Empathy and compassion are two traits that are truly hard to come by.  And for most of us it comes out of an experience where we suffer the same fate of another.  Walk a mile in my shoes and then you will know what my life is like, is a famous saying we have all heard, but how many of us actually take the time to do so.

Well more and more this is changing through the power of simulation.   Take for example the Macklin Institute’s program Xtreme Aging (http://www.mackliniginstitute.org/), a 1- 3 hour simulation program on what it feels like to age, something we are all destined to do.

Trainees create the effects of aging by wearing glasses that limit one’s vision, cotton in one’s ears and nose to limit the ability to hear and smell, rubber gloves with rubber bands around the knuckles to simulate arthritic joints and corn kernels in the shoes to simulate the effect of tissue and bone loss.  In these conditions they are asked to perform normal daily tasks; button and fold a shirt, shuffle a deck of playing cards, find a number in the phone book, fold a map, take the right  amount of money from a wallet and pay for groceries.

As one participant reports, “I fumble through the bills and change, dropping some onto the ground. Then, with my cataract like vision, I find that it’s hard to differentiate between bills. On my first try, I actually overpay the grocery store with a $100 bill.”

And yet how easily is it for us to get frustrated when we are behind an older person in line at the market.  What’s the matter with this person, they are so slow”, we think to ourselves.

So as a leader of an organization, how much time do you think about what is it like to be in the shoes of those you lead?  Do you know what it is like to take on an assignment and be under pressure to perform, when maybe the person is being stretched a little too far?  Do you know what feels to be in the shoes of your executive who has once again been passed over for a promotion and yet expected to still contribute to the cause as if nothing happened?

I could probably write for another 10 pages on all the experiences our employees face on a daily basis when we make any decision that impacts them, which is almost every decision we make.   And maybe it is exactly because every single decision we make impacts, in some fashion someone in our organization that we shut down our experience of compassion.  It can feel so overwhelming that if we let ourselves be concerned with the impact of every decision we make, we would be rendered useless.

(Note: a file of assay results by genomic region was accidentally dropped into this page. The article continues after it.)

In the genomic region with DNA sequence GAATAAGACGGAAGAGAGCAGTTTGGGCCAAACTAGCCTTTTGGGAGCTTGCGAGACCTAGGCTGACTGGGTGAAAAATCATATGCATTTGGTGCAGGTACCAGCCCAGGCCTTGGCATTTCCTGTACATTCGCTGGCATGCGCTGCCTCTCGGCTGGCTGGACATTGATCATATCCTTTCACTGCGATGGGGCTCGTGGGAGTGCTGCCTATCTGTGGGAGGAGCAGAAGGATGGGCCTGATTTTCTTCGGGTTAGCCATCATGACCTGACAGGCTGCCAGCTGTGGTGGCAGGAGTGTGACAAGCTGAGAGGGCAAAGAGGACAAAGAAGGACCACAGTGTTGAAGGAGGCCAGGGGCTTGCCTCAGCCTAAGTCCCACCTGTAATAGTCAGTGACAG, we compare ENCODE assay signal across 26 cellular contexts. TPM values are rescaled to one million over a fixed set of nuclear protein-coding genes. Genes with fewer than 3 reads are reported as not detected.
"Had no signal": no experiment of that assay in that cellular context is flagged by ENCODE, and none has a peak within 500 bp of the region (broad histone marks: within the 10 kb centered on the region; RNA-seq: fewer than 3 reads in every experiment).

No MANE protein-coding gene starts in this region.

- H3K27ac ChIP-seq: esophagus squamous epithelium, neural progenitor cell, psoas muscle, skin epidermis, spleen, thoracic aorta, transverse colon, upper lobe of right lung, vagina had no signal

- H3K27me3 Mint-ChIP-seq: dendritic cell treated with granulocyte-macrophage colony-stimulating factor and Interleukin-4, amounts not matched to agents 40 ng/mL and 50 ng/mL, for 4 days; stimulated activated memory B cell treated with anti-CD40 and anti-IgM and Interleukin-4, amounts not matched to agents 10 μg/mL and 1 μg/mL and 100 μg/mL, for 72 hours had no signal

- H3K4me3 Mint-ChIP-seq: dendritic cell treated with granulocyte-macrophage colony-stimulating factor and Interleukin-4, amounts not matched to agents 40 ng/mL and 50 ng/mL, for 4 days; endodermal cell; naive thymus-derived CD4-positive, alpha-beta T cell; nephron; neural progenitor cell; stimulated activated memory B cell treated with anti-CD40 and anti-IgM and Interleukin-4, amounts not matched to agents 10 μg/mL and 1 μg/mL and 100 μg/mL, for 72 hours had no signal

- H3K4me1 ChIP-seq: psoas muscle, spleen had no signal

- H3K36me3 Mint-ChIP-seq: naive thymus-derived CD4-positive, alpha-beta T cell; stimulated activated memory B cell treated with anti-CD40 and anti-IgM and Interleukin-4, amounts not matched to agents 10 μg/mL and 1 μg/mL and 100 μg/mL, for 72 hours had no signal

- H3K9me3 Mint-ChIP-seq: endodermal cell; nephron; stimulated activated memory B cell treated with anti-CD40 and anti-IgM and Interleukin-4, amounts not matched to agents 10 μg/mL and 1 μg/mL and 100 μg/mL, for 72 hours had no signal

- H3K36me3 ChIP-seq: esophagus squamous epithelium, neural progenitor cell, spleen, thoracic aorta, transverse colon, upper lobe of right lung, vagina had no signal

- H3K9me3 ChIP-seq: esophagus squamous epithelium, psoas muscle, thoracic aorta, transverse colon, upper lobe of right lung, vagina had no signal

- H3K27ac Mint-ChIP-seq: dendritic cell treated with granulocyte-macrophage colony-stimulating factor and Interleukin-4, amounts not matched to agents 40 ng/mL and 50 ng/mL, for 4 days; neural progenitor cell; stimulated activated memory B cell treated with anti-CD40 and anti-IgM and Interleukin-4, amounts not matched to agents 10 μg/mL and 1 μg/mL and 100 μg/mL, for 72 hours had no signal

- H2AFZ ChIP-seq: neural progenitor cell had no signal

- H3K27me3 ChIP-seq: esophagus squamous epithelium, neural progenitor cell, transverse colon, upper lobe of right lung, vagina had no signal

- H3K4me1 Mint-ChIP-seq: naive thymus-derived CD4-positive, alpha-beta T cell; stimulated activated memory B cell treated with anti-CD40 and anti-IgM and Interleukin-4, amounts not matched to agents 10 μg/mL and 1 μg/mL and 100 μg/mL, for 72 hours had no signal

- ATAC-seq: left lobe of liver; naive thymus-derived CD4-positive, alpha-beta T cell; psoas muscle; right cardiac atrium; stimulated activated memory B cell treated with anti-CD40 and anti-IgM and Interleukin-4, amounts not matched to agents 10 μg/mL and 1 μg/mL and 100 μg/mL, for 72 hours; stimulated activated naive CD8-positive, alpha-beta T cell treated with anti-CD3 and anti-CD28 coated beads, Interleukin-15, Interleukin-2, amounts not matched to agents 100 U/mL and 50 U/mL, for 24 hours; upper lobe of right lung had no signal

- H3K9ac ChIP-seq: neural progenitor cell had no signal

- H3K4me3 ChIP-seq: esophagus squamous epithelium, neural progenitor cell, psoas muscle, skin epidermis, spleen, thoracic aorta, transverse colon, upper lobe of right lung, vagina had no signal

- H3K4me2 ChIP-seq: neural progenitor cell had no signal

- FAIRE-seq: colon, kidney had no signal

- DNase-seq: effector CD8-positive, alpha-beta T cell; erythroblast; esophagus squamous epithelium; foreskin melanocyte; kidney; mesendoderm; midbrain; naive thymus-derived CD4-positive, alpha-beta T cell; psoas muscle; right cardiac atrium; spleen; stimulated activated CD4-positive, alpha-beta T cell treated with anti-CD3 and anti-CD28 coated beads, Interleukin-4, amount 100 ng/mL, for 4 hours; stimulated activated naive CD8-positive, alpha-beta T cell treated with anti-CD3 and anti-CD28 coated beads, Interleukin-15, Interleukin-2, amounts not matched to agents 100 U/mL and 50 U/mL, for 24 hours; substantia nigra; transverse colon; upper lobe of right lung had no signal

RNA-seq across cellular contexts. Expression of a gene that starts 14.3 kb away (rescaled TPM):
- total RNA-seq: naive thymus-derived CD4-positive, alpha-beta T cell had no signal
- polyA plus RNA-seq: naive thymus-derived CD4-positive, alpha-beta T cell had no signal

Or so the prevailing thinking would have us believe.  But there is a way to be effective AND remain compassionate.  It is by recognizing that one can be compassionate and still make the decisions required for the well being of the organization and even for the individuals involved.

Let me give you one example.  When I am stretching someone to the next level of their development I know it is going to create discomfort and pain for a period of time.  I have been able to hold this tension by remembering that sometimes it is the very pain another is feeling that helps them grow.  I know this because I can draw on my own personal experience of how I experienced pain during my own growth.  I have come to appreciate that it is the very act of doing that which is hard, awkward and uncomfortable that has always moved me to higher levels of performance.

And so, when I am setting higher expectations for another, when I am stretching them to grow, I draw on my own experience and I feel their pain and the joy that will emerge on the other side.  And from this place, almost naturally my communication changes and my challenge to them is delivered and received in a way that encourages and motivates the other.

Compassion comes from the Latin, com + pati, together + suffer.  Compassion is to suffer together, to share the experience of life’s struggle as we grow and develop, and to be compassionate is nothing more than to remember our own experience that another is going through.  Whether it is a person learning to live through the aging phase of life or one of our employees learning to expand their abilities, we too can know what it is like to walk a mile in their shoes.

Throughout his professional career as a Chief Executive Officer, Corporate Director, and Advisor to CEOs, Norman Wolfe has successfully guided corporations through major transitions leading to substantial growth, market expansion and enhanced financial performance.